This week I’d planned to return to Lion’s Den on Tuesday and try to get a walk-in spot at the Cavendish Arms, but it turns out that the Cav was running its summer competition so the latter wasn’t possible. On Tuesday morning I noticed that Instant Laughs had a few walk-in spots available at its Hammersmith venue so I decided to try something new instead of a third night at the Lion’s Den.
A couple of comedy-buddies from the course came along for moral support (although as best I can tell it’s not a bringer night) and one of them got a spot himself too. I met one of the other acts in the bar before the show, he saw me scribbling down my set list and introduced himself. We had a bit of a chat about the circuit and he shared some useful tips about which nights to visit and which Facebook groups are worth joining.
The night was friendly, but very quiet. There were about 10 acts, and a small handful of audience members who drifted in and out over the course of the evening. I went up about halfway through the night and did my core five minute set, despite the strong temptation to try out some new material, because I’m determined to memorise my best five minutes of material so that I don’t need to keep glancing at my set-list.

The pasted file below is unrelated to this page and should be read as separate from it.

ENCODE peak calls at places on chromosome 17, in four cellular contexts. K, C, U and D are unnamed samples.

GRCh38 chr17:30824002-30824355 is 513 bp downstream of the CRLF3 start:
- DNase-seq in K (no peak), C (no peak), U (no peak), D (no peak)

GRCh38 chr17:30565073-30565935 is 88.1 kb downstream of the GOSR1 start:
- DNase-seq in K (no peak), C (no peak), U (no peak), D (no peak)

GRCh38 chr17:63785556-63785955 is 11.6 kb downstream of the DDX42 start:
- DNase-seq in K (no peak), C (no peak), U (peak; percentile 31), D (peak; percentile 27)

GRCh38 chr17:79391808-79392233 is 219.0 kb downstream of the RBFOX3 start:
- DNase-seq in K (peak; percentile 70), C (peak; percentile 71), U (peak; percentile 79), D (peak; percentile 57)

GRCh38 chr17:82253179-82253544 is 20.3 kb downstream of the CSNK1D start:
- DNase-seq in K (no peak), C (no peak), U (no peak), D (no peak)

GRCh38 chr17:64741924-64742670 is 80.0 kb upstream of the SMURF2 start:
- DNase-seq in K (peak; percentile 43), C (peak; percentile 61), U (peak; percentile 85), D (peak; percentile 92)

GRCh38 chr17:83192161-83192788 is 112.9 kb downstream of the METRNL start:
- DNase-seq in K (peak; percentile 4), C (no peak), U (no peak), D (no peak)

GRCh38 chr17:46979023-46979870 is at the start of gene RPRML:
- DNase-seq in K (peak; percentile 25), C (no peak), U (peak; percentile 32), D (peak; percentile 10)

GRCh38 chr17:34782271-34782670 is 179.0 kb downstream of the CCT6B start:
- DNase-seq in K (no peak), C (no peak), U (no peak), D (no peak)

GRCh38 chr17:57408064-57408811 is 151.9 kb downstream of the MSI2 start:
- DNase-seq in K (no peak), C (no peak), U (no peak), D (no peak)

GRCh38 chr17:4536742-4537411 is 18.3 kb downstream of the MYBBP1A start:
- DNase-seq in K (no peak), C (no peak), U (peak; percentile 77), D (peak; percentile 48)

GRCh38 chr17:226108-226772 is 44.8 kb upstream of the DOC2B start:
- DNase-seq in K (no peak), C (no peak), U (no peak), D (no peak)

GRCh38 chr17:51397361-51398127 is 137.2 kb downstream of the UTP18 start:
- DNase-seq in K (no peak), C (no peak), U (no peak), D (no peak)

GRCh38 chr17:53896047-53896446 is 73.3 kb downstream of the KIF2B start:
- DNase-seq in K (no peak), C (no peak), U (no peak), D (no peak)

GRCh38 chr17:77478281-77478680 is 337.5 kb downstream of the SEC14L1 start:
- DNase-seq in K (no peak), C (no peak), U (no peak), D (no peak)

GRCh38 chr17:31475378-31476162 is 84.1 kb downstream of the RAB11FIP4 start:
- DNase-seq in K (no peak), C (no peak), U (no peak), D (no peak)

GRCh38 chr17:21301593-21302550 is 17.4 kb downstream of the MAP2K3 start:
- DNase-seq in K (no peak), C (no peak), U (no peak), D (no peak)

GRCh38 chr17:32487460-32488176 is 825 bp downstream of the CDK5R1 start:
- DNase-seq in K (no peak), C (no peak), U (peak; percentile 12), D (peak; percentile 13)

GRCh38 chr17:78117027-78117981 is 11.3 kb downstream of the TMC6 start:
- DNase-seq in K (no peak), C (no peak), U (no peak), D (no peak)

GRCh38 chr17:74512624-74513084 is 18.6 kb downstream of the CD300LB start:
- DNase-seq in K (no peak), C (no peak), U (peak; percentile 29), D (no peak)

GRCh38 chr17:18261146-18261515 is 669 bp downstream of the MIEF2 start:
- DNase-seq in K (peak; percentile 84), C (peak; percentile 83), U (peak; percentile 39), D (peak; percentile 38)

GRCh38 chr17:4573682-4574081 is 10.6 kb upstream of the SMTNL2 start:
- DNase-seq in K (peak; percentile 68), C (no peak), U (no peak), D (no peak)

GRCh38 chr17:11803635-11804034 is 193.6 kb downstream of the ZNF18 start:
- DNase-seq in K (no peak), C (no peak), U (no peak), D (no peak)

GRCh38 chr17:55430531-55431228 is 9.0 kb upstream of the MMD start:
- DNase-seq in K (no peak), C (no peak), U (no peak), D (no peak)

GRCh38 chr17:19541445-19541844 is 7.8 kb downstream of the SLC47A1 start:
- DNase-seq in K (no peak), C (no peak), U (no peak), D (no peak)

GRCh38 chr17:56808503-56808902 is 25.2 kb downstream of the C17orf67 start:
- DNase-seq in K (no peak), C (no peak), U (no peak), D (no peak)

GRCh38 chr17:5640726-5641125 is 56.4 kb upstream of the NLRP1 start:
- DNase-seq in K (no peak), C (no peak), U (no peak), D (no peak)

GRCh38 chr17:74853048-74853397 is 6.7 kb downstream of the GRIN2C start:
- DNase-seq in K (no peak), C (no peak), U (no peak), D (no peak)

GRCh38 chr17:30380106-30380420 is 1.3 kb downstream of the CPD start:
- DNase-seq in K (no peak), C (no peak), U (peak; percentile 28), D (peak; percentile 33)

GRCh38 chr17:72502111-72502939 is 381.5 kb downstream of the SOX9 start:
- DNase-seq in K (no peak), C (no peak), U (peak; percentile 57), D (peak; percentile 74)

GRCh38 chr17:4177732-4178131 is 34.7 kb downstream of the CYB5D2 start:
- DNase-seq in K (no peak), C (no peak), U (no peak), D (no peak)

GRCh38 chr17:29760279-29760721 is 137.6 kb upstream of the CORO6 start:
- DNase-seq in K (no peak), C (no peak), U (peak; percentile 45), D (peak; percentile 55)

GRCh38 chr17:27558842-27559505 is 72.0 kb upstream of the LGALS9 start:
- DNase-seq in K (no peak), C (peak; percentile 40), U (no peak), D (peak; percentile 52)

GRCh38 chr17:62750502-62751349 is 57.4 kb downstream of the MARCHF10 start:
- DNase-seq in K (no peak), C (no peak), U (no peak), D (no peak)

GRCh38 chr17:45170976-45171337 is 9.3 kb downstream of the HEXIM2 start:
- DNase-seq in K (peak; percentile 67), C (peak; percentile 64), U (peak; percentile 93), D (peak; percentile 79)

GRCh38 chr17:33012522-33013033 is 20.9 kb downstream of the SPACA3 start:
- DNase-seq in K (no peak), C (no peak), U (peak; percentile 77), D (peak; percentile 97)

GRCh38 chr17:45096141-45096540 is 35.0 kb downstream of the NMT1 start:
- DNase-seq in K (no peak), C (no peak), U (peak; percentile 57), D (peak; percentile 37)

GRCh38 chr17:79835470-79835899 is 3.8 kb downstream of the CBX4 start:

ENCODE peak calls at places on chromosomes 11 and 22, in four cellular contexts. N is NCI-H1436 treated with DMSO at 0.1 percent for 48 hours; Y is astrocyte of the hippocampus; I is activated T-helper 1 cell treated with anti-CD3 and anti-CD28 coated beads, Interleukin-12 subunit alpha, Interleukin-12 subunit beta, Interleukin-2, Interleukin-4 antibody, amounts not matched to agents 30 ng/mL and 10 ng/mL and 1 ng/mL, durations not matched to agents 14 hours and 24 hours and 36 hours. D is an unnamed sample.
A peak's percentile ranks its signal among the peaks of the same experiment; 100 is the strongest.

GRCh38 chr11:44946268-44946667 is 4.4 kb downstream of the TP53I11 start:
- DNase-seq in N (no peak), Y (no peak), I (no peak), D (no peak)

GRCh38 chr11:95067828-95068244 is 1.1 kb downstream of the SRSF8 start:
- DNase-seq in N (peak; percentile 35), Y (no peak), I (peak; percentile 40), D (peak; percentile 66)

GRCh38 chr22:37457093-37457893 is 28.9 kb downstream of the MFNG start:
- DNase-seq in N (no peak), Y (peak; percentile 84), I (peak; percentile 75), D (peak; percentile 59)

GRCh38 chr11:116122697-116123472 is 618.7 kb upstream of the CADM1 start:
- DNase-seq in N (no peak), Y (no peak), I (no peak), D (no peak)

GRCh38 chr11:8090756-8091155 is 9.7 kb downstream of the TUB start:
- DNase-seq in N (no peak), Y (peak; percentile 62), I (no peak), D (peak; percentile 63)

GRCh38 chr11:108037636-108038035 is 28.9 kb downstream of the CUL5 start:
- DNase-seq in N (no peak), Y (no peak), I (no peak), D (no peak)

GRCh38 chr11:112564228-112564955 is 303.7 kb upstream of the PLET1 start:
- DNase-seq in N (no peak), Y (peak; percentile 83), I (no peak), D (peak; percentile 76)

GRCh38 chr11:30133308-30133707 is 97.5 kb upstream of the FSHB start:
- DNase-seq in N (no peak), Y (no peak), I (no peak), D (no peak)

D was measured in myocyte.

I have no problems remembering the content of my jokes, I just forget which ones I’m supposed to be doing next, but I’m hoping to fix that after a few more spots. Once I’ve got five minutes of stuff that I can reliably reel off without notes I’ll feel more comfortable about throwing in new bits.
The spot went about as well as I could hope for in an almost dead room – got a few chuckles from some of my best bits, although a couple of others bombed. The set list I used was pretty much perfectly timed for five minutes, so I think I’ll stick to that for the next few weeks and only change it if there are bits that obviously don’t work.
I had a chat with Marvin, the guy who runs Instant Laughs, as well as some of the other acts (including Mike Lash, who I’d seen a few weeks previously at Funny Feckers) and they were all very friendly. My, admittedly limited, experience of the open mic scene in London so far is that it’s warm and supportive, which wasn’t entirely what I was expecting, so it’s been a nice surprise.
That said, I kind of want to do at least one fucking awful night sometime soon, just so I don’t get lulled into a false sense of security and get some experience of dealing with bombing, hecklers and all the rest of it.